In 2012, Malala Yousafzai, a young, well-known human rights advocate, boldly pursued her right to an education in Pakistan amidst an immediate threat of violence.

Her story and actions have inspired a worldwide passion for helping women and children receive an education, especially those coming from extremely challenging circumstances.

At DFN, we are incredibly passionate about providing an education to all, so children like Tejas and Chhakuli will have a brighter future.

Tejas, who is in Grade Two at a DFN school, attends with his older sister. They come from an impoverished and challenging background. Their father works hard to support the family by running a three-wheeler taxi service. Unfortunately, Tejas’ mother suffered from a long-drawn illness that put the family into further financial crisis.

Sadly, after a long duration of medical treatment, she passed away. The family grieved heavily after this loss.

However, with the help and loving encouragement from the school staff, they were able to work through their grief and move on. They received emotional support and practical help during this time. Eventually, Tejas began progressing in his studies and social activities.

We are thrilled to see his improvement and look forward to watching him continue on this bright journey.

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Chhakuli, only in Grade One, is one of our newer students. She comes from an impoverished and marginalized family. Her father, an unskilled laborer, works in a wayside eatery and her mother picks up manual labor jobs when she is able to. Barely making ends meet, the family lives in small shanty housing.

Although she is just beginning, Chhakuli shows great interest in her studies and in fine arts, such as classical dance and singing. Her parents continually encourage her to do her best. With the help and guidance of her teachers, she is showing great progress.

Educating our future generations goes beyond academics. It begins with instilling hope and encouragement in the lives of the most vulnerable.

We are thankful to all of our friends and supporters, who make stories like these possible!

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From Rural Tribe to Medical School

Not all stories of those living in poverty start with tragedy.

Many children in India fight for their education from the beginning despite financial obstacles. Ajay from India is one such child.

Ajay comes from one of India’s indigenous tribes. He grew up in a remote and rural area, his father barely making ends meet by cultivating a small piece of land. But his father worked hard to support his family by growing rice, pulses and spices. And although Ajay’s community was impoverished and marginalized from the rest of society, he did not let this stop him from pursuing his education.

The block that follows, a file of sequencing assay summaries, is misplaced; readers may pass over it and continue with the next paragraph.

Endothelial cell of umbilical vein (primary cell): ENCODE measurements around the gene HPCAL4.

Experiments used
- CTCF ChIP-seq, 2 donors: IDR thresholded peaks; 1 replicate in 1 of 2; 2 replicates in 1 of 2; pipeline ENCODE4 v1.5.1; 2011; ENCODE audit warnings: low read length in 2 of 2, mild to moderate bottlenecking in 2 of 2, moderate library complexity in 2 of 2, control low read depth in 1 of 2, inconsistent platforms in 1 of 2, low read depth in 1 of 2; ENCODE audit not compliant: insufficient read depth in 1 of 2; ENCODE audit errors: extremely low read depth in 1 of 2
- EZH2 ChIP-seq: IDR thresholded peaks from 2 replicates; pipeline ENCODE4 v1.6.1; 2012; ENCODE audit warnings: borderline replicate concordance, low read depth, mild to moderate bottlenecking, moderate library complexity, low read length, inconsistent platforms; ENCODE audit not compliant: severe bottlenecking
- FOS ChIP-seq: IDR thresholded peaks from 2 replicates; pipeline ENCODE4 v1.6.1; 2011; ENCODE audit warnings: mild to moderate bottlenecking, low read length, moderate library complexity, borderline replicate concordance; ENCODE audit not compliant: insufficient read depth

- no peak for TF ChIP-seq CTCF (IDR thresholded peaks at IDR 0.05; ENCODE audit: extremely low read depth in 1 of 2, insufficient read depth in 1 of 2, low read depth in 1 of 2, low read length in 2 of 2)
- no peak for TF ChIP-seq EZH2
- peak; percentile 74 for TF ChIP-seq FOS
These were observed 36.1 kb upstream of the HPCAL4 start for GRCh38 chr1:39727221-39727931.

For Ajay had dreams of becoming a doctor.

He and his younger brother attended a DFN school in the nearby village and progressed from kindergarten all the way through tenth grade.

His grades had always been adequate but as Ajay got older, he realized the importance of achieving academic success so that his dream might come true. In high school, he studied harder and his interest in science grew, particularly in biology.

He also did well in extracurricular activities and played volleyball on the side.

Ajay graduated high school with top marks and began intermediate college courses. By now his ambition to become a doctor was very strong. Who would have thought this possible for a boy from his remote tribe?

Ajay soon found himself at a financial crossroads. In order to continue his studies, he needed to pass an extremely challenging college entrance exam. He needed tutoring, but this would cost his family a fortune.

Believing and supporting him fully, Ajay’s mother sold her remaining pieces of gold jewelry that she had been given as a dowry when she was married. It was a sacrifice she was happy to make for her son’s future.

This sacrifice was not wasted.

Ajay passed the entrance exam and was admitted to study at a reputable medical college in Telangana.

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Although Ajay received reduced university fees due to being from a  “scheduled tribe,” it was still not enough.